Chromogen Detection of microRNA in Frozen Clinical Tissue Samples Using LNA™ Probe Technology

  • Boye Schnack NielsenEmail author
  • Trine Møller
  • Kim Holmstrøm
Part of the Methods in Molecular Biology book series (MIMB, volume 1211)


Specific chromogen- and fluorescence-based detection of microRNA by in situ hybridization (ISH) in formalin-fixed and paraffin-embedded (FFPE) tissue sections has been facilitated by locked nucleic acid (LNA)-based probe technology and can be performed within a single working day. In the current method paper, we present a similar simple 1-day ISH method developed for cryostat sections obtained from clinical cryo-embedded tissue samples. The presented chromogen-based ISH method does not involve proteolytic pretreatment, which is mandatory for FFPE sections, but still retains a sensitivity level similar to that obtained in FFPE sections. The LNA-based ISH method is not only applicable in situations where only access to cryo-embedded material is possible, but it also has a potential use if combining microRNA ISH with immunohistochemistry in double fluorescence staining with antibodies not being compatible with proteolytic predigestion.

Key words

Chromogenic ISH Cryostat sections Frozen tissue In situ hybridization Locked nucleic acid microRNA 


  1. 1.
    Wienholds E, Kloosterman WP, Miska E et al (2005) MicroRNA expression in zebrafish embryonic development. Science 309:310–311PubMedCrossRefGoogle Scholar
  2. 2.
    Nielsen BS, Jorgensen S, Fog JU et al (2011) High levels of microRNA-21 in the stroma of colorectal cancers predict short disease-free survival in stage II colon cancer patients. Clin Exp Metastasis 28:27–38PubMedCrossRefPubMedCentralGoogle Scholar
  3. 3.
    Sempere LF (2011) Integrating contextual miRNA and protein signatures for diagnostic and treatment decisions in cancer. Expert Rev Mol Diagn 11:813–827PubMedCrossRefPubMedCentralGoogle Scholar
  4. 4.
    Quesne JL, Jones J, Warren J et al (2012) Biological and prognostic associations of miR-205 and let-7b in breast cancer revealed by in situ hybridization analysis of micro-RNA expression in arrays of archival tumour tissue. J Pathol 227:306–314PubMedCrossRefGoogle Scholar
  5. 5.
    Ason B, Darnell DK, Wittbrodt B et al (2006) Differences in vertebrate microRNA expression. Proc Natl Acad Sci U S A 103:14385–14389PubMedCrossRefPubMedCentralGoogle Scholar
  6. 6.
    Yao X, Huang H, Xu L (2012) In situ detection of mature miRNAs in plants using LNA-modified DNA probes. In: Jin H, Gassmann W (eds) RNA abundance analysis, vol 883, Methods in molecular biology. Humana Press, New York, pp 143–154CrossRefGoogle Scholar
  7. 7.
    Memczak S, Jens M, Elefsinioti A et al (2013) Circular RNAs are a large class of animal RNAs with regulatory potency. Nature 495:333–338PubMedCrossRefGoogle Scholar
  8. 8.
    Qu Z, Adelson DL (2012) Identification and comparative analysis of ncRNAs in human, mouse and zebrafish indicate a conserved role in regulation of genes expressed in brain. PLoS One 7:e52275PubMedCrossRefPubMedCentralGoogle Scholar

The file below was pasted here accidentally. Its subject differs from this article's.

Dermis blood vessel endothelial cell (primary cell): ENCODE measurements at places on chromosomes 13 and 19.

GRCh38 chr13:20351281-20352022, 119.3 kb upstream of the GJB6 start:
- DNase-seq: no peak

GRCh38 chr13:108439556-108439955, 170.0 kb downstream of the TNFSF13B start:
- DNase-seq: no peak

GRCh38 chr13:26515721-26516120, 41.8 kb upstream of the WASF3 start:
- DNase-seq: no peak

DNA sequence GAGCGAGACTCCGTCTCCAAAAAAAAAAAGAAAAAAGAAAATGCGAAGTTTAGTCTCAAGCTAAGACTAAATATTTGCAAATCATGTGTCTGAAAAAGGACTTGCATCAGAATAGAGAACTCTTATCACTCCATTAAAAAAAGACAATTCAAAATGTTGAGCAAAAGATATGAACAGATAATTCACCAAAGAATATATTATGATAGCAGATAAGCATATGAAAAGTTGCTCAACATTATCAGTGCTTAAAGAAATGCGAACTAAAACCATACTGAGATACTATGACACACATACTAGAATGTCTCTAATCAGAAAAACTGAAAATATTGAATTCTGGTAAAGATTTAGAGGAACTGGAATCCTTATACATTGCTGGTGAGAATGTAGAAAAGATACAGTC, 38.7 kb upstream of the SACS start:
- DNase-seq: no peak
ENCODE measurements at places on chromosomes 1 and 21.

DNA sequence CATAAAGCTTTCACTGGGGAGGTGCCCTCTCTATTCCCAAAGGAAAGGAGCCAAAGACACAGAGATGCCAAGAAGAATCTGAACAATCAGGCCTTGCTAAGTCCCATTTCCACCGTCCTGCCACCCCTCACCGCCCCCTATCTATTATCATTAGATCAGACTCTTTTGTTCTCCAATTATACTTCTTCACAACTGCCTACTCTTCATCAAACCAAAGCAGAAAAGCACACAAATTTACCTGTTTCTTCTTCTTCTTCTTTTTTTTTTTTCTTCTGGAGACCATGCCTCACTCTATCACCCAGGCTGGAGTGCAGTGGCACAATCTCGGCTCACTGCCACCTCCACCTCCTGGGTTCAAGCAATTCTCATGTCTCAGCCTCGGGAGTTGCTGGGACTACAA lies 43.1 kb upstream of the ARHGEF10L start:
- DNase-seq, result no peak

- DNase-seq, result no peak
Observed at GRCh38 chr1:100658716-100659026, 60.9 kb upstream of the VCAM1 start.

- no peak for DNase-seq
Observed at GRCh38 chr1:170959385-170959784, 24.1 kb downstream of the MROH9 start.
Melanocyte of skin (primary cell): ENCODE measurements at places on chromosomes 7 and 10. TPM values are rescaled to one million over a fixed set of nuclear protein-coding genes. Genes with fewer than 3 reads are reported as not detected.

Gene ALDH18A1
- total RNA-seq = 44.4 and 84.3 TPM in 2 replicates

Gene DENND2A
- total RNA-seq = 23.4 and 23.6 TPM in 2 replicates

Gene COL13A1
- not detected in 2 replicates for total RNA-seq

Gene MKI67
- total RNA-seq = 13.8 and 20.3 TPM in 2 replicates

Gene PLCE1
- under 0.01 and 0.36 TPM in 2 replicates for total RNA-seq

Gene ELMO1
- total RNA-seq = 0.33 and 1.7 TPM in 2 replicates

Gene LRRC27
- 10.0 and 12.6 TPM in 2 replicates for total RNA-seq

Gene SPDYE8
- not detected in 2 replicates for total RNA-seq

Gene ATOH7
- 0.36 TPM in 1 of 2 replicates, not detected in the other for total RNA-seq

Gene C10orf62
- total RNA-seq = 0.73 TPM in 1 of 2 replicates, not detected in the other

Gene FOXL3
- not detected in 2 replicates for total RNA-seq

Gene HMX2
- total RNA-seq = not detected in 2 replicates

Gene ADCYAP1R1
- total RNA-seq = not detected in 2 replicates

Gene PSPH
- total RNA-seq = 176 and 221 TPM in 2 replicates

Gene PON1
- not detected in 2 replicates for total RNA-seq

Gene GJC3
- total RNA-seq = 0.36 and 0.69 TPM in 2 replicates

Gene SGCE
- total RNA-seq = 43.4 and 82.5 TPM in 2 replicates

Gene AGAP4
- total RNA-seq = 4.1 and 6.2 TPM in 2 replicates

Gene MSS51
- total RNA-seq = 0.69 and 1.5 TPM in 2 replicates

9. 9.
    Neely LA, Patel S, Garver J et al (2006) A single-molecule method for the quantitation of microRNA gene expression. Nat Methods 3:41–46PubMedCrossRefGoogle Scholar
  10. 10.
    Sahu B, Sacui I, Rapireddy S et al (2011) Synthesis and characterization of conformationally preorganized, (R)-diethylene glycol-containing gamma-peptide nucleic acids with superior hybridization properties and water solubility. J Org Chem 76:5614–5627PubMedCrossRefPubMedCentralGoogle Scholar
  11. 11.
    Brognara E, Fabbri E, Aimi F et al (2012) Peptide nucleic acids targeting miR-221 modulate p27Kip1 expression in breast cancer MDA-MB-231 cells. Int J Oncol 41:2119–2127PubMedGoogle Scholar
  12. 12.
    Kawano M, Kawazu C, Lizio M et al (2010) Reduction of non-insert sequence reads by dimer eliminator LNA oligonucleotide for small RNA deep sequencing. Biotechniques 49:751–755PubMedCrossRefGoogle Scholar
  13. 13.
    Blondal T, Jensby NS, Baker A et al (2013) Assessing sample and miRNA profile quality in serum and plasma or other biofluids. Methods 59:S1–S6PubMedCrossRefGoogle Scholar
  14. 14.
    Orom UA, Kauppinen S, Lund AH (2006) LNA-modified oligonucleotides mediate specific inhibition of microRNA function. Gene 372:137–141PubMedCrossRefGoogle Scholar
  15. 15.
    Wang D, Zhang Z, O’Loughlin E et al (2013) MicroRNA-205 controls neonatal expansion of skin stem cells by modulating the PI(3)K pathway. Nat Cell Biol 15:1153–1163PubMedCrossRefPubMedCentralGoogle Scholar
  16. 16.
    Singh U, Keirstead N, Wolujczyk A et al (2013) General principles and methods for routine automated microRNA in situ hybridization and double labeling with immunohistochemistry. Biotech Histochem 89(4):259–266PubMedCrossRefGoogle Scholar
  17. 17.
    Jorgensen S, Baker A, Moller S et al (2010) Robust one-day in situ hybridization protocol for detection of microRNAs in paraffin samples using LNA probes. Methods 52:375–381PubMedCrossRefGoogle Scholar
  18. 18.
    Nielsen BS (2012) MicroRNA in situ hybridization. In: Fan JB (ed) Next-generation microRNA expression profiling technology: methods and protocols, vol 822, Methods in molecular biology. Humana Press, New York, pp 67–84CrossRefGoogle Scholar
  19. 19.
    Nielsen BS, Holmstrom K (2013) Combined microRNA in situ hybridization and immunohistochemical detection of protein markers. In: Moll F, Colombo R (eds) Target identification and validation in drug discovery, vol 986, Methods in molecular biology. Humana Press, New York, pp 353–365CrossRefGoogle Scholar

Copyright information

© Springer Science+Business Media New York 2014

Authors and Affiliations

  • Boye Schnack Nielsen
    • 1
    Email author
  • Trine Møller
    • 1
  • Kim Holmstrøm
    • 1
  1. 1.Molecular HistologyBioneer A/SHørsholmDenmark

Personalised recommendations